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Liquefied natural gas shortage triggers emergency response in north China

LNG shortage elicits emergency response in China

BEIJING — Authorities in North China have implemented an emergency plan due to a temporary shortage of natural gas supplies in recent days caused by transportation and weather problems.

The plan includes limiting indoor temperatures at public buildings and suspending supplies to manufacturers.

China National Petroleum Corporation (CNPC), the country’s largest oil and gas supplier and producer, ran into difficulties when unloading imported liquefied natural gas (LNG) at ports. This caused a temporary shortage of natural gas supplies in northern areas, the Beijing Commission of City Administration and Environment said.

PetroChina, CNPC’s listed arm, said on Monday that a vessel carrying 260,000 cubic meters of liquefied natural gas was unable to discharge its cargo as scheduled at the port of Tangshan in Hebei province because of heavy winds and smog.

Lin Boqiang, director of the Energy Research Center at Xiamen University, said there is an oversupply of natural gas in the country, so the shortage in northern areas will be temporary.

The LNG supply is sufficient, and domestic LNG plants are operating at about 50 percent this year due to oversupply.

“The shortfall will be filled very soon by other means, and the problem is likely to be solved in one or two days,” Lin added. China imports LNG mostly from Turkmenistan, Qatar, Australia, Indonesia and Malaysia.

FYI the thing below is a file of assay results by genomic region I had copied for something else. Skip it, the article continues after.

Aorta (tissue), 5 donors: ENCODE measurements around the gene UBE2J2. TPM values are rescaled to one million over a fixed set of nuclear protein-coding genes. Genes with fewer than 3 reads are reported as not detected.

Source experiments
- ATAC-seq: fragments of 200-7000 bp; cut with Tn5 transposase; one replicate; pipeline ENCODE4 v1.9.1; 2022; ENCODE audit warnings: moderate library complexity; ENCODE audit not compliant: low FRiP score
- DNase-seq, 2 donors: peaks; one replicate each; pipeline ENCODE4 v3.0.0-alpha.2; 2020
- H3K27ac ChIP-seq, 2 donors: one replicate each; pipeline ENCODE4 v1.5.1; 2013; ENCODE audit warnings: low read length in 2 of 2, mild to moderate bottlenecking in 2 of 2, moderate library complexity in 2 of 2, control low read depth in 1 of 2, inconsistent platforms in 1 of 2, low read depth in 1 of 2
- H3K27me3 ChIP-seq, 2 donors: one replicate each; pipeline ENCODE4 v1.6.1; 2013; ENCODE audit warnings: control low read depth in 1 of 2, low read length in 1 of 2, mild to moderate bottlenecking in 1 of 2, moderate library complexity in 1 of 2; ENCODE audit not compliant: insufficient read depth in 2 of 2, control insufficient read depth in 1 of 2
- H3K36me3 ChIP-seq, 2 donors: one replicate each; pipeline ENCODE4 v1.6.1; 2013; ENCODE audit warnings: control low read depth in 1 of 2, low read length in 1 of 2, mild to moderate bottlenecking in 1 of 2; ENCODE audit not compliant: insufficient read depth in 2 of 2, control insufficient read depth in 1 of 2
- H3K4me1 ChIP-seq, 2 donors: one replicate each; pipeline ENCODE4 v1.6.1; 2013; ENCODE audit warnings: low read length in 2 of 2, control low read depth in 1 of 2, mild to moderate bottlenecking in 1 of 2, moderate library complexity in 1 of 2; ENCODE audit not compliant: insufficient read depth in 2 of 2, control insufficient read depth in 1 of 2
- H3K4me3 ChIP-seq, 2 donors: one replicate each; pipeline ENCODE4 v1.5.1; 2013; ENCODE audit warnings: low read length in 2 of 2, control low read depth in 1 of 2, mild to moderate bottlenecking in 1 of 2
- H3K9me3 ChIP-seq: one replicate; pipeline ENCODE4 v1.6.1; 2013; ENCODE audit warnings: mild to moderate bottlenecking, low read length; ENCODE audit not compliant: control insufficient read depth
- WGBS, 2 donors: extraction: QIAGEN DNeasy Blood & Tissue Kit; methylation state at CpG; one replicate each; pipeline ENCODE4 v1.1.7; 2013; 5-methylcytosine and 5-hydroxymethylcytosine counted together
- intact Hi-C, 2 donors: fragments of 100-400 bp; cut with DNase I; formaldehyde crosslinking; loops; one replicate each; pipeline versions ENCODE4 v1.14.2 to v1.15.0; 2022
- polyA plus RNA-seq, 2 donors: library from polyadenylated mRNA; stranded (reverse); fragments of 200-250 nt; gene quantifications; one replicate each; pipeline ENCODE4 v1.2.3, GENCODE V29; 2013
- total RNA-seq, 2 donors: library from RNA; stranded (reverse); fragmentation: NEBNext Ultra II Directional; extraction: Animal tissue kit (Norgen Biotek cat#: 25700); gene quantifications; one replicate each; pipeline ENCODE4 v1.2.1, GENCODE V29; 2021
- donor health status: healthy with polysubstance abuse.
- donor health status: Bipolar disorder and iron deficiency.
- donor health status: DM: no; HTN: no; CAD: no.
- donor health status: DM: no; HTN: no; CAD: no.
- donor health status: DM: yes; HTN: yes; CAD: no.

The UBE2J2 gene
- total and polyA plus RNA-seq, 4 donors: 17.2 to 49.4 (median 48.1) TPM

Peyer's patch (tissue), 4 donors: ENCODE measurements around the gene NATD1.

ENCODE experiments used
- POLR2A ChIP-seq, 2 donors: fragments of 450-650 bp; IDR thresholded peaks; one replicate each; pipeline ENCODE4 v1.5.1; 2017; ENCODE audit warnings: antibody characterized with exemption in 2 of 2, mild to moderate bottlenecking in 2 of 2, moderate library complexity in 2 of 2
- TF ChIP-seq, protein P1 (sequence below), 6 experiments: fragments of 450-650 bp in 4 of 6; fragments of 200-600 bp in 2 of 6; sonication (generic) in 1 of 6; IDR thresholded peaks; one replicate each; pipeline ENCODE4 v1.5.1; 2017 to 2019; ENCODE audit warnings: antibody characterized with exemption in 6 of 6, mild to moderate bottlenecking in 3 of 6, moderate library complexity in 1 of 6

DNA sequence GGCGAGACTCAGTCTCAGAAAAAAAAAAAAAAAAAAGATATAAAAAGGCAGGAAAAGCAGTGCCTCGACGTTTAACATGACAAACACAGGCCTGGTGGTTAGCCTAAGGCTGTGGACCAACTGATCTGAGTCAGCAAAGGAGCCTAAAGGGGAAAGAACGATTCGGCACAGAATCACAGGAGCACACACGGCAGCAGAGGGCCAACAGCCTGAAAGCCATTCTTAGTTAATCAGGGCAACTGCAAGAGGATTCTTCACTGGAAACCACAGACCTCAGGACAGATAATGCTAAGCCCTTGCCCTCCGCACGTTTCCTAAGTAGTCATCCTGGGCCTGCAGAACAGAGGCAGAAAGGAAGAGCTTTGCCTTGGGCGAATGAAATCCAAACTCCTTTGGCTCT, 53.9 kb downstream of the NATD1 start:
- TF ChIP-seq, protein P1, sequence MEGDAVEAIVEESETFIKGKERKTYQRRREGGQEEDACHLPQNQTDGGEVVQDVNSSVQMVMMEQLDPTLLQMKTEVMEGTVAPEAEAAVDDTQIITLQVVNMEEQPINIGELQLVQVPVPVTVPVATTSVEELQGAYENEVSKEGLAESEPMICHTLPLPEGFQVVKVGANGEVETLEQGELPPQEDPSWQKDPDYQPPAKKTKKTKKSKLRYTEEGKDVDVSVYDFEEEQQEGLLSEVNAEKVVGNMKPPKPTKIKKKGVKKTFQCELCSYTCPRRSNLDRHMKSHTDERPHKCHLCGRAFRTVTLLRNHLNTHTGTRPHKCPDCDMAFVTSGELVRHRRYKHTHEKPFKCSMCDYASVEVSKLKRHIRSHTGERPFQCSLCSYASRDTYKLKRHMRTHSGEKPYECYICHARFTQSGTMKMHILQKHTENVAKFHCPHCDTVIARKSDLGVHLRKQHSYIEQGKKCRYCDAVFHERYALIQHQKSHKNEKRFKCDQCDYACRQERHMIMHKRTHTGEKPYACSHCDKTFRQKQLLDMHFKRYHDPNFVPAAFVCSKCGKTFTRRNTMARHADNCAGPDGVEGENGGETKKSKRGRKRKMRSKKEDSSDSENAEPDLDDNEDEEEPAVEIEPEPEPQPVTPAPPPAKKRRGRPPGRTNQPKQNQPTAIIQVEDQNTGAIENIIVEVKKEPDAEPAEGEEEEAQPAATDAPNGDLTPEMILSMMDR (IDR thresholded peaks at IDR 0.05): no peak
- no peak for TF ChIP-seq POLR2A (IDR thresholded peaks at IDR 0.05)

To keep Beijing’s heating system stable, the commission launched a contingency plan on Saturday, strictly controlling indoor temperatures at public buildings and suspending natural gas supplies to manufacturers.

There have been difficulties in supplying natural gas to North China, particularly Beijing, recently due to the earlier arrival of cold weather and problems in upstream gas supply, the National Development and Reform Commission said on Sunday.

Authorities have also reduced natural gas supplies to nonresidential users in Shanxi, Shaanxi, Tianjin, Hebei and Beijing.

The top regulator also coordinated with China Petrochemical Corporation and China National Offshore Oil Corporation to increase natural gas supplies to the pipeline network to ensure supply in North China.

PetroChina said the situation will improve, as it is adopting measures to limit distribution in order to secure natural gas supplies in the region.

“PetroChina will optimise the LNG distribution network and pipeline infrastructure, and at the same time improve load ability … to secure the supply of gas for domestic use,” the company said.

In related news, Asian LNG price faces steep fall as perfect storm brews.

This article was written by Lyu Chang and Lan Lan from China Daily, Beijing / Asia News Network and was legally licensed through the NewsCred publisher network.